North Carolina education leaders recently signed an agreement to address the critical teacher shortage in the state, and Piedmont Community College (PCC) is ready and prepared to facilitate it locally ( Click here to watch the agreement signing ).
President Thomas Stith of the North Carolina Community College System and President Peter Hans of the University of North Carolina System made a joint announcement of the new Comprehensive Articulation Agreement that will increase opportunities for community college students to transfer to teacher education programs within the UNC System.
PCC began the program a year ago during the Fall 2020 semester offering two degrees to students – Associate in Arts in Teacher Preparation and Associate in Science in Teacher Preparation. These degrees allow aspiring teachers to earn their general education at PCC after completing their first two years, transfer to any four-year university or college, then become licensed in the K-12 system.
Now with the Uniform Articulation Agreement, signed by Stith and Hans, students in this program can seamlessly transfer as a junior to any of the 16 public universities in the UNC System. The program also allows students to transfer to many of North Carolina’s private colleges and universities.
“The signing of these agreements lets us simplify processes and remove barriers for students to continue their education in North Carolina,” Stith said. “We appreciate this needed opportunity to better align with partners within the UNC System to accelerate student progress and support the teacher education pipeline in North Carolina.”
The Associate in Arts in Teacher Preparation is designed for those who want to teach in the humanities or social sciences. The Associate in Science in Teacher Preparation is tailored for those interested in science, technology, engineering, and math.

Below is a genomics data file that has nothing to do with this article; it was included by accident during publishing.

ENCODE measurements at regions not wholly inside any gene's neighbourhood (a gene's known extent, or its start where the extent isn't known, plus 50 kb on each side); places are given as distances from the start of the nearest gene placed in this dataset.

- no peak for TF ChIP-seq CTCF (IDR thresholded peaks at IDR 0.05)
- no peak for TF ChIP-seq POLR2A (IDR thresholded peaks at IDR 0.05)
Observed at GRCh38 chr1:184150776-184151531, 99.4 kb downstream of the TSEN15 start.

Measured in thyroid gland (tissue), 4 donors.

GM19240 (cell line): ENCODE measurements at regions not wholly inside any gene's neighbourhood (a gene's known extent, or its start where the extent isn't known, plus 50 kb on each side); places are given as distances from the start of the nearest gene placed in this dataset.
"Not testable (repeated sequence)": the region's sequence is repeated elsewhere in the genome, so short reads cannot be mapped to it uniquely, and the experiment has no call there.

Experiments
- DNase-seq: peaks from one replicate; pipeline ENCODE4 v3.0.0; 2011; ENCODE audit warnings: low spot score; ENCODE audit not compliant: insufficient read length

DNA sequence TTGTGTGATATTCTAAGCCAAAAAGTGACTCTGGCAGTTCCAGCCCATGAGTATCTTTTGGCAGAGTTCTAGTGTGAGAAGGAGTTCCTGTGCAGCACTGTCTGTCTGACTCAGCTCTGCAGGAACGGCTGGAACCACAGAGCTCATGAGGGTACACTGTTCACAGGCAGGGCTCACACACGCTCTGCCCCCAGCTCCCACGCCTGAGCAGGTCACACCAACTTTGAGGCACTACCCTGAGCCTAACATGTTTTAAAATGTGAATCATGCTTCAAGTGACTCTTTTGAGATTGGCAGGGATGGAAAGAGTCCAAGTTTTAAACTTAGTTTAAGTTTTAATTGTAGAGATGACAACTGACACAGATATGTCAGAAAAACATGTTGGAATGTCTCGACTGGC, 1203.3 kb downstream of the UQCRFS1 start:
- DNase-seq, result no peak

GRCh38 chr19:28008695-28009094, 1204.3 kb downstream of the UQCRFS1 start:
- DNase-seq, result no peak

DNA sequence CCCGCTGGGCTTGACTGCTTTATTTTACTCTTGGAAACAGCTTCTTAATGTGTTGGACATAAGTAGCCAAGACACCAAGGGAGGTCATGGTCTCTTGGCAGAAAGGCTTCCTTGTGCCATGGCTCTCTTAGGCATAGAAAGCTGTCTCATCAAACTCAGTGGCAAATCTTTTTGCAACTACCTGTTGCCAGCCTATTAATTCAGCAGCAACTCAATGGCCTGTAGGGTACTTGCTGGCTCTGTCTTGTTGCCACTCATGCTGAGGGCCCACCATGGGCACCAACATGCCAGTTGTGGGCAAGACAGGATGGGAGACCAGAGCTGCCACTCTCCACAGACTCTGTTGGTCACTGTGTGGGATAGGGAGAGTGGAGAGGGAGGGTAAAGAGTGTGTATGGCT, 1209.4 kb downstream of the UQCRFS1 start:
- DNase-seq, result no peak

In addition to 45 credit hours of general education courses, teacher prep students will complete a social diversity course and four teacher education courses: Teaching and Learning for All, Foundations of Education, Literacy Development and Instruction, and Teacher Licensure Preparation.
Dr. Barbara Buchanan, PCC Vice President of Instruction and Chief Academic Officer, said that PCC’s Teacher Preparation degrees are helping complete two things at once. Streamlining the programprepares students for their next step at the university level and helps solve North Carolina’s teacher crisis.
“North Carolina has faced a teacher shortage for a long time, leaving universities as the only source to solve the issue,” Buchanan said. “The Teacher Preparation degree programs and the state-wide articulation agreement also allow community colleges to help. By starting at PCC, future teachers have an option closer to home and more affordable.”
Current students enrolled in PCC’s Teacher Prep program are excited about the hands-on opportunity to build a solid teaching foundation to deliver quality education to students with diverse backgrounds and learning styles. PCC Teacher Preparation student Kamaya Winstead said, “PCC’s Teacher Prep program is a great learning tool and has many great benefits to offer while I further my education, such as the opportunity to save money before I transfer to a four-year university.”
“I am learning that children come in many different forms and that teachers must be creative while developing different learning techniques to make all their students feel included,” Mitzy Ibarra, PCC Teacher Preparation Student, said. “A teacher must be adaptable because every student is unique. These are important aspects for my next step, which is transferring into East Carolina University’s Partnership Teach Program, then eventually becoming an elementary teacher.”
“It is extremely important for students to have access to a quality education,” Vaxaeadrene Allen, another PCC Teacher Preparation student, said. “I hope to build strong academic knowledge with my students so that knowledge, learned through the power of education, will help improve the social and economic conditions of the most vulnerable. I plan to further my education after completing this degree at North Carolina Central University as a history major, then teach at the high school level.”
PCC’s Education Instructor and Articulation Coordinator, Dr. Bryan Ruffin, said the Teacher Preparation program is developing a solid base after only one year. As the program grows, the College hopes to increase opportunities to support Person and Caswell counties.
“PCC currently has several students enrolled in the Teacher Preparation program,” Ruffin said. “We hope to strengthen our community and university partnerships as we continue to grow the Teacher Preparation program.”
To learn more about the Teacher Preparation Associate Degrees, contact Dr. Ruffin at firstname.lastname@example.org or (336) 322-2114.